President Schapiro says the budget deficit was ‘substantially worse’ than he expected


Daily file photo by Colin Boyle

University President Morton Schapiro spoke at length on Wednesday about the budget deficit, which is expected to run until at least August 2019. In July, the University dismissed 80 administrators.

Alan Perez, Campus Editor

University President Morton Schapiro said Wednesday that the current fiscal year that began a few weeks ago is expected to run a deficit, prolonging what he called the “unexpected” $62.5 million budget shortfall that began earlier this year.

During an interview with The Daily, the president lamented the University’s dismissal of 80 staff members in July, adding that at least 80 additional vacant positions were also eliminated.

“It was excruciating, it really was,” he said. “And I feel sorry for people who lost their job.”

Schapiro said the decisions on who to let go were made “very carefully.” Many of them, he said, were high-level supervisors for construction projects, which the University has slowed down after the campus has changed dramatically in recent years with the addition of buildings like 560 Lincoln and the Kellogg Global Hub.

“Some of it was more natural, and some of it was harder but we looked at it very carefully, making sure that by gender, and by any other metric, making sure we weren’t doing anything unfair,” Schapiro said. “Obviously every time we eliminate a position, for someone who’s at a high level, supervisory, making a lot of money with salary and benefits, that’s two more lower-level people. We try to take a look at the range of different salaries.”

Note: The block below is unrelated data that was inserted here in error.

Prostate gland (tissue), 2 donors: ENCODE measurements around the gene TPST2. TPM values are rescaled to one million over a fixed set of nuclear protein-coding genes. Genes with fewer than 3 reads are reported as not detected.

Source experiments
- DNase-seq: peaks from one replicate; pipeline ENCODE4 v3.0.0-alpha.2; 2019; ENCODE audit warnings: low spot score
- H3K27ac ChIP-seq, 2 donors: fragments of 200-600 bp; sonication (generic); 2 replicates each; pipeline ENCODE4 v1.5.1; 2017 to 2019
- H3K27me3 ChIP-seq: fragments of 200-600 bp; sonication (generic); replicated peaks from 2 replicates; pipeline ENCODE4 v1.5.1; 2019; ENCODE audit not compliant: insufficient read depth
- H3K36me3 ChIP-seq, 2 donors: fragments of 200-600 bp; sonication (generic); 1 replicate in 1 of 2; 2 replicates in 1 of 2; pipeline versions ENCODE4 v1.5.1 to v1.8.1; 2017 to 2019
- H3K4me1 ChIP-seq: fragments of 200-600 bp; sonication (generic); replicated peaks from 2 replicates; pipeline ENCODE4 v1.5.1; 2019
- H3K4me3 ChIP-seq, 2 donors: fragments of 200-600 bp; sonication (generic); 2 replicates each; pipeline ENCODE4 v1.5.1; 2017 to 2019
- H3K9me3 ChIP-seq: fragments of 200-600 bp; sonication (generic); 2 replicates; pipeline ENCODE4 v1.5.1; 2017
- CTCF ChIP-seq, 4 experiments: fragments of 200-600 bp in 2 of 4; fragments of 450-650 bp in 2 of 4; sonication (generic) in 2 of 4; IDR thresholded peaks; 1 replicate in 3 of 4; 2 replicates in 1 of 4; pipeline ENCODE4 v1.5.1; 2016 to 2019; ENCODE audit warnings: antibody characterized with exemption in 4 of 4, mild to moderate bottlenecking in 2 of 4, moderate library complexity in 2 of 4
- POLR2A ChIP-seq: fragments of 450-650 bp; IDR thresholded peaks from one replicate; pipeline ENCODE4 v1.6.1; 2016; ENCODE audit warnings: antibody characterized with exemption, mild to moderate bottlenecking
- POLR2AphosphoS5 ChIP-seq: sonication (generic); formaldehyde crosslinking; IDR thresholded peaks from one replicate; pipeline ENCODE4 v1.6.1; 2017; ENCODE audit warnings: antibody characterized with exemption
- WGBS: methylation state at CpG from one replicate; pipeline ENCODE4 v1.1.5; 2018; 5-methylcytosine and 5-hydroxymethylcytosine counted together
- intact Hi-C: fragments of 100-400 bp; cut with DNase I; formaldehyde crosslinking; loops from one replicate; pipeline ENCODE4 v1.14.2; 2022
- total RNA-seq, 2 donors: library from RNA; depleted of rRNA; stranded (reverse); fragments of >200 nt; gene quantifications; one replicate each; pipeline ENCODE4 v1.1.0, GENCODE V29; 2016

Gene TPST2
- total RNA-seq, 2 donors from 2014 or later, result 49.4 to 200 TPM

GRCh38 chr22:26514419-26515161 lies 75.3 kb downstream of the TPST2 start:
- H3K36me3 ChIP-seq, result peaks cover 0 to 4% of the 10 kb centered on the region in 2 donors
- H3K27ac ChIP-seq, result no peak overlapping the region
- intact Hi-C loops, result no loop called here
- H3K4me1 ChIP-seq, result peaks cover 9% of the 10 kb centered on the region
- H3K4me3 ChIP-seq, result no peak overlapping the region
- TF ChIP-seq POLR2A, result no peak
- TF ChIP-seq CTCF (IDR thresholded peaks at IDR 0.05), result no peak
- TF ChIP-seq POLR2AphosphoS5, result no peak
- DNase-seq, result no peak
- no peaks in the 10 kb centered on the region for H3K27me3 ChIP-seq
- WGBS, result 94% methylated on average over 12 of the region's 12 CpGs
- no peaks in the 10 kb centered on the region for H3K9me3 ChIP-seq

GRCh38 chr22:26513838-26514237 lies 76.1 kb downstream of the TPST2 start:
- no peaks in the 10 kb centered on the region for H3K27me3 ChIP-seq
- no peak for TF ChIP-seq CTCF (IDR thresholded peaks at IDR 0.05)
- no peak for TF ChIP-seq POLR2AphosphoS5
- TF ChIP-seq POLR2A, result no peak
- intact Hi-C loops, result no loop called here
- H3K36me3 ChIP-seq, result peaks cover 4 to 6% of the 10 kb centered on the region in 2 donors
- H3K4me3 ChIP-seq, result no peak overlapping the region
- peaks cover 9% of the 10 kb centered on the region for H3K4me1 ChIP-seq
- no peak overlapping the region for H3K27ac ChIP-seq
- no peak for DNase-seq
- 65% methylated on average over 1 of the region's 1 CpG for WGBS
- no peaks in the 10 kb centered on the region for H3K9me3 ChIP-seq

The deficit, Schapiro said, was the result of a “perfect storm,” including increased investments by Northwestern in new buildings and affordability initiatives like doctoral stipends and financial aid. Schapiro said funding to student financial aid would not suffer as the University tightens its belt.

Schapiro said the downturn took his administration and the Board of Trustees by surprise: The University has been running surpluses for years. Throughout the spring, Schapiro said, the estimates for the deficit got increasingly worse. It wasn’t until June that they realized its full extent.

“I didn’t expect any layoffs,” he said. “The deficit turned out to be larger than we thought, and we had to do what we needed to do.”

When the estimate for the deficit was publicly disclosed by Provost Jonathan Holloway in January, senior administrators downplayed the gravity of the financial troubles, with Holloway initially painting the condition as an “annoyance” while saying the University did not plan for layoffs.

On Wednesday, Schapiro added blame to miscommunication in the administration and budgeting systems that didn’t effectively work with each other.

“We just didn’t coordinate all the numbers so that we were on the same page,” he said. “I think we’re doing it now.”

Although he said there is still some uncertainty surrounding the budget, Schapiro said he expects the University will again reach a surplus by this time next year.

“We’re still in good shape,” the president said. “We’re trying to get through this and move on. I hope that at the end of the day we’re more efficient.”

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